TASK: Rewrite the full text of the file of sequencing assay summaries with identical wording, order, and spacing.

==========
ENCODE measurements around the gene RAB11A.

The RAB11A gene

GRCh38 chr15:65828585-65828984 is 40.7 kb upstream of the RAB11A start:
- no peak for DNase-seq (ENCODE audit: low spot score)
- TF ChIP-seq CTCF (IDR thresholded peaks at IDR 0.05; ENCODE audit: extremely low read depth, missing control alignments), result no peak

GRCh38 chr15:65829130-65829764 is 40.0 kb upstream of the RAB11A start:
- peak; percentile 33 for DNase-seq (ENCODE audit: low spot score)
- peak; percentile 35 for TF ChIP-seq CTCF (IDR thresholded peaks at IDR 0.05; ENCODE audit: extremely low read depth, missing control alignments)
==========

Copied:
ENCODE measurements around the gene RAB11A.

The RAB11A gene

GRCh38 chr15:65828585-65828984 is 40.7 kb upstream of the RAB11A start:
- no peak for DNase-seq (ENCODE audit: low spot score)
- TF ChIP-seq CTCF (IDR thresholded peaks at IDR 0.05; ENCODE audit: extremely low read depth, missing control alignments), result no peak

GRCh38 chr15:65829130-65829764 is 40.0 kb upstream of the RAB11A start:
- peak; percentile 33 for DNase-seq (ENCODE audit: low spot score)
- peak; percentile 35 for TF ChIP-seq CTCF (IDR thresholded peaks at IDR 0.05; ENCODE audit: extremely low read depth, missing control alignments)